When a child is experiencing these thoughts it is extremely important that the family provide support and encouragement consistently. If the child is coming with compulsive need to confess or get reassurance they need the confidant to provide a consistently supportive response in order to feel a relief. The compulsion in this case is to tell their mom that they had a horrible thought that hurt them and in return they need to hear reassurance. This can be difficult when they have done so 50 times in a day. It can be tempting to tell them to knock it off, but they can’t. It is really sort of like kissing 50 different boo boo’s they have gotten in a day.
That comparison is helpful in another way. Try to imagine how banged up and worse for wear a child would feel after getting 50 boo boo’s in a single day…what if that 50 occurred before lunch and they knew more were to come. That is emotional exhaustion worthy of serious love and support. That love and support needs to be unwavering even if the confessed thought is mean or hurtful and about the parent/caregiver to whom they are confessing or seeking reassurance. Yes. If the compulsion is to confess when they have bad thoughts and they are confessing to mommy, that means mommy is going to hear when the thought was “I hate mommy.” If the thought is “I want mommy to die.” Mommy is going to hear that as well.
The important thing is to remember Bad Thought OCD is about the child’s mind sending them messages that are contradictory to the thoughts and feelings they hold most dear. Often the Bad Thoughts occur while the child is actively thinking something positive. So if the child is telling mommy that they are having a thought that they hate mommy and they are visually upset by this it may help to keep in mind that the thought is distressing to them BECAUSE that is not how they truly feel.
Maintaining a supportive and reassuring stance in the face of hurtful disclosures and repetitive seeking of reassurance is very important. To read more about supporting and encouraging a child with OCD click here. Beyond the need for consistent support the child can benefit from being given some skills to understand the confusion that is occurring in their mind.
We do this by encouraging the child to see the OCD as being outside of themselves. They need to distance themselves from these thoughts. The thoughts are distressing and hurtful because they are not thoughts that they agree with. Children are encouraged to picture a little monster that is their OCD. They are usually asked to describe and draw this little monster. This little monster is to be seen as a mean little trickster who is playing tricks on them with these thoughts. Below is an image of a book that helps with this technique.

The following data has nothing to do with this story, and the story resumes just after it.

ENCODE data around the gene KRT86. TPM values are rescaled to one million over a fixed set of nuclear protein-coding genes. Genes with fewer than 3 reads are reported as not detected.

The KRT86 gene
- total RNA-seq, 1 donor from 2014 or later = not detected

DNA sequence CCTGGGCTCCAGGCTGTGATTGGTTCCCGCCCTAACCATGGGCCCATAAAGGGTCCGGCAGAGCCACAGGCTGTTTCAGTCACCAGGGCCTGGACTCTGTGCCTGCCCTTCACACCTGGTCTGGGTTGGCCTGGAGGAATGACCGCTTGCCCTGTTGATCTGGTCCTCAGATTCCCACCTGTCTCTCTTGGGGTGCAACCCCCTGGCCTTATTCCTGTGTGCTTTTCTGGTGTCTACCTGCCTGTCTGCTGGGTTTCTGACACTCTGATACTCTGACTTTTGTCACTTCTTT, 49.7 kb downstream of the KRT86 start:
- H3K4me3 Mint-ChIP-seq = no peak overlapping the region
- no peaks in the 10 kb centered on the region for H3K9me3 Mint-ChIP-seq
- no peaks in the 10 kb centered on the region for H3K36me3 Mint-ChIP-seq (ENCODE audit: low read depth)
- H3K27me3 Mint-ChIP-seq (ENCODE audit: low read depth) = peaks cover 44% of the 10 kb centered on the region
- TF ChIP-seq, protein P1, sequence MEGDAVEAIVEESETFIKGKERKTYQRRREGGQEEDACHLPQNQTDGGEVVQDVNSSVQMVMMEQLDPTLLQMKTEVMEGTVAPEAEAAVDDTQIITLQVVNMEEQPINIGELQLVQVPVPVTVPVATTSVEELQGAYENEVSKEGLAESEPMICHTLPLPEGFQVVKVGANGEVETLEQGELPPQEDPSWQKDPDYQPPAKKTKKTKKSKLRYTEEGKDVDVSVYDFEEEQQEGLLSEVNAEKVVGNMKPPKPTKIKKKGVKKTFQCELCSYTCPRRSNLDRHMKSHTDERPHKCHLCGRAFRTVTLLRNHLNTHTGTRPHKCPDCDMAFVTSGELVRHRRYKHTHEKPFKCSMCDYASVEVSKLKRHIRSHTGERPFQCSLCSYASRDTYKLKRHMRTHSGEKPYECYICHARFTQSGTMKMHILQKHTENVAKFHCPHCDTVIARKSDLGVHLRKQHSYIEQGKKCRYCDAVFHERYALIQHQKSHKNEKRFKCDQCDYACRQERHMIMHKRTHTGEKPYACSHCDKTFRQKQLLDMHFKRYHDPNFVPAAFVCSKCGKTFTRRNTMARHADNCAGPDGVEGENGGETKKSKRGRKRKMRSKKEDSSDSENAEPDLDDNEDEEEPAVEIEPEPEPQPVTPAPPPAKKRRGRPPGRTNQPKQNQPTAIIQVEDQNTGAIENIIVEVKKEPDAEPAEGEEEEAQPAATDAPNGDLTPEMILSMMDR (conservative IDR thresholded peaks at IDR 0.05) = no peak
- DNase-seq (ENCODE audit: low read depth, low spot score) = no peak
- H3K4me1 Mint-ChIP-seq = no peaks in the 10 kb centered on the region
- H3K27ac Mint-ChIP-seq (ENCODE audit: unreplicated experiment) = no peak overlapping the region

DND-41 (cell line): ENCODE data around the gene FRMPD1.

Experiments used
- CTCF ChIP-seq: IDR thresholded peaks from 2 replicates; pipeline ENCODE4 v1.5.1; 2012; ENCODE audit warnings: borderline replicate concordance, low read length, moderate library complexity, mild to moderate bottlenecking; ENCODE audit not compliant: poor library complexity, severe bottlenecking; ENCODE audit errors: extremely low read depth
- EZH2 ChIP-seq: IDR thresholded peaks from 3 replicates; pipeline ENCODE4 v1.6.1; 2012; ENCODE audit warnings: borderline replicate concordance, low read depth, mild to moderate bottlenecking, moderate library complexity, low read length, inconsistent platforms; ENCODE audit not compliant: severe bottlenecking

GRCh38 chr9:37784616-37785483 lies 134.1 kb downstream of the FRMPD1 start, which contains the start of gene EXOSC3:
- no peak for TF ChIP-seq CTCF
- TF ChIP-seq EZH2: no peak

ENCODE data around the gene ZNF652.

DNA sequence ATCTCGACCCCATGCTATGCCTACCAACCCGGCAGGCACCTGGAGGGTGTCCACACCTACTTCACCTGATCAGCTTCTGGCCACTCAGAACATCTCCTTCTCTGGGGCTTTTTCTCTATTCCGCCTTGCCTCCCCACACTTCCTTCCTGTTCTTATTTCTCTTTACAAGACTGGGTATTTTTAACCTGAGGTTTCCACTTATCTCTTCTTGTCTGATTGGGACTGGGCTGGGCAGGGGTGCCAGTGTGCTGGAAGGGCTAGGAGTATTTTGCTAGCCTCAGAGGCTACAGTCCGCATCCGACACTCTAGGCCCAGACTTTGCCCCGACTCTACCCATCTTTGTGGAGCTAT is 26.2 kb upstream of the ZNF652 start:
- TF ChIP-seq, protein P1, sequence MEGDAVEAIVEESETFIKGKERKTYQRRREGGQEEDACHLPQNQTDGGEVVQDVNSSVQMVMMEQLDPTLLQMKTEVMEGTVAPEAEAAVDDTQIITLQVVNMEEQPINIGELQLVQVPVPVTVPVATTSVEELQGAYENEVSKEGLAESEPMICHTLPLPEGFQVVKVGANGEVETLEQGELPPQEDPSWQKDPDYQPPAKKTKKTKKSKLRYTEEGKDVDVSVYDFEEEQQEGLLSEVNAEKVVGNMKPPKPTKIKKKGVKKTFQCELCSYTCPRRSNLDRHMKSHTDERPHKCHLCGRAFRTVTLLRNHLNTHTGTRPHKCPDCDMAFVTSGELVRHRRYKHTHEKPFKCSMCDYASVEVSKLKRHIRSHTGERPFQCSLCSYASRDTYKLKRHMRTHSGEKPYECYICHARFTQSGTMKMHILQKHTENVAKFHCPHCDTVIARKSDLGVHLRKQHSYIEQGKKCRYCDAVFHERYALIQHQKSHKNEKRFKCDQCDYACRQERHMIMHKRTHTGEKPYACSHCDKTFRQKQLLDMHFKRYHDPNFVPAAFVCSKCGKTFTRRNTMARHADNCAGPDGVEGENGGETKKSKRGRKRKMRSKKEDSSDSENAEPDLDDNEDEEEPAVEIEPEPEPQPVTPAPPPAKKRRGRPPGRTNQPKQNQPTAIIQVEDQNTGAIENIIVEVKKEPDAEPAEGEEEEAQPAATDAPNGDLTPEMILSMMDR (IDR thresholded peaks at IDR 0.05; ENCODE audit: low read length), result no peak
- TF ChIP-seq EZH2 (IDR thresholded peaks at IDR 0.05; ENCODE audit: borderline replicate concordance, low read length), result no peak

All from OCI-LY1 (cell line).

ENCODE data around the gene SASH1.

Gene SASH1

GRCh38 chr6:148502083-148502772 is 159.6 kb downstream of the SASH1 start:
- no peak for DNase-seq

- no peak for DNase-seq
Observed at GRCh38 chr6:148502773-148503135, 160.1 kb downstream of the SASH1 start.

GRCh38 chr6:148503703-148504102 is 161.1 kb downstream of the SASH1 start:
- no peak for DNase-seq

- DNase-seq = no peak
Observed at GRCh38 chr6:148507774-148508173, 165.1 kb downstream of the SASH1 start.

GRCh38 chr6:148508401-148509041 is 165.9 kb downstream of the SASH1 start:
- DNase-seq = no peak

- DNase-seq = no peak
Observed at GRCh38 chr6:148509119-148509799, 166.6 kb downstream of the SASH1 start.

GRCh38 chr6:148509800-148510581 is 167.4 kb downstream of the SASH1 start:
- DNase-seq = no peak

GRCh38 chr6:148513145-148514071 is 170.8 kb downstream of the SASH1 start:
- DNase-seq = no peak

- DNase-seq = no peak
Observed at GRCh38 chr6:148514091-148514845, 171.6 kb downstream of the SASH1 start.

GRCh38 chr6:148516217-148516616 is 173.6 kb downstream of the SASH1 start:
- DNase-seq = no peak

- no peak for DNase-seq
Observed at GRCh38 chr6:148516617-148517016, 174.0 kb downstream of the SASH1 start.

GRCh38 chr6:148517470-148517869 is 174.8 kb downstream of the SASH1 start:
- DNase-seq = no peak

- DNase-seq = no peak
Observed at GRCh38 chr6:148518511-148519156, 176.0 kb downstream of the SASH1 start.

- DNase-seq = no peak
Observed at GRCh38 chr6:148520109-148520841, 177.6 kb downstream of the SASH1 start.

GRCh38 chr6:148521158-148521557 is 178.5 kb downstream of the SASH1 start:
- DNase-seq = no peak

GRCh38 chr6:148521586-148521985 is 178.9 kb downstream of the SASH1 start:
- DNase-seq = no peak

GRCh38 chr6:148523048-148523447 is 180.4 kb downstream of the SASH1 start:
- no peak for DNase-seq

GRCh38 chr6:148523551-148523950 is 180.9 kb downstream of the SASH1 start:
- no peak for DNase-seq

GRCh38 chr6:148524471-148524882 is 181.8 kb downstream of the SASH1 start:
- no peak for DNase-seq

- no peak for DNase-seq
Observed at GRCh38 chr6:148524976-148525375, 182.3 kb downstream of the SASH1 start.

The terrific thing about this technique is that it makes it much easier for the child to deal with the contradictory thoughts in their mind. It helps them to address the sense of guilt and confusion they are having about what they really think and feel. The child puts the thoughts that are distressing them into the hands of the little monster each time they pop into their mind. The child is encouraged to fight back against the monster by giving him back his bad thoughts and fears. For more about treating child OCD click here.
A couple of things can be difficult with this strategy. First of all, the child needs to visualize a monster that is not so cute and cuddly that they want to view it as a friend. That monster always needs to not be so fearsome that they do not feel empowered to challenge it’s trickery. This monster is to represent their OCD and we do not want it to seem too intimidating or insurmountable.
Second, if the child has difficulty with visualization skills or is too young to understand and effectively do this it may not work. This young age was a significant factor for my son and required the use of a visual work around. For us we fortunately stumbled upon Disney’s Fantasmic at just the right moment. The plot line of the story is that Mickey has happy dreams and wacky dreams. Those dreams become dark and scary. He then has to fight the bad dreams away to regain control. By easily replacing dreams with thoughts it functioned quite nicely as a visualization tool for my son when he was 5 and 6 years old.
Over time a child’s experience of OCD can shift. A period of Bad Thought OCD can morph into a more classic OCD presentation. For a lengthier discussion of OCD presentation in children click here.
Quiz for parents who are wondering if their child might have OCD and need treatment. Click Here
Latest posts by Shannon (see all)
- Social Anxiety: More Than Shy - July 10, 2016
- 3 BIG Reasons To Give Children Specific Meaningful Praise - June 27, 2016
- Protecting Children From Sexual Predators: Safety Without Paranoia - June 6, 2016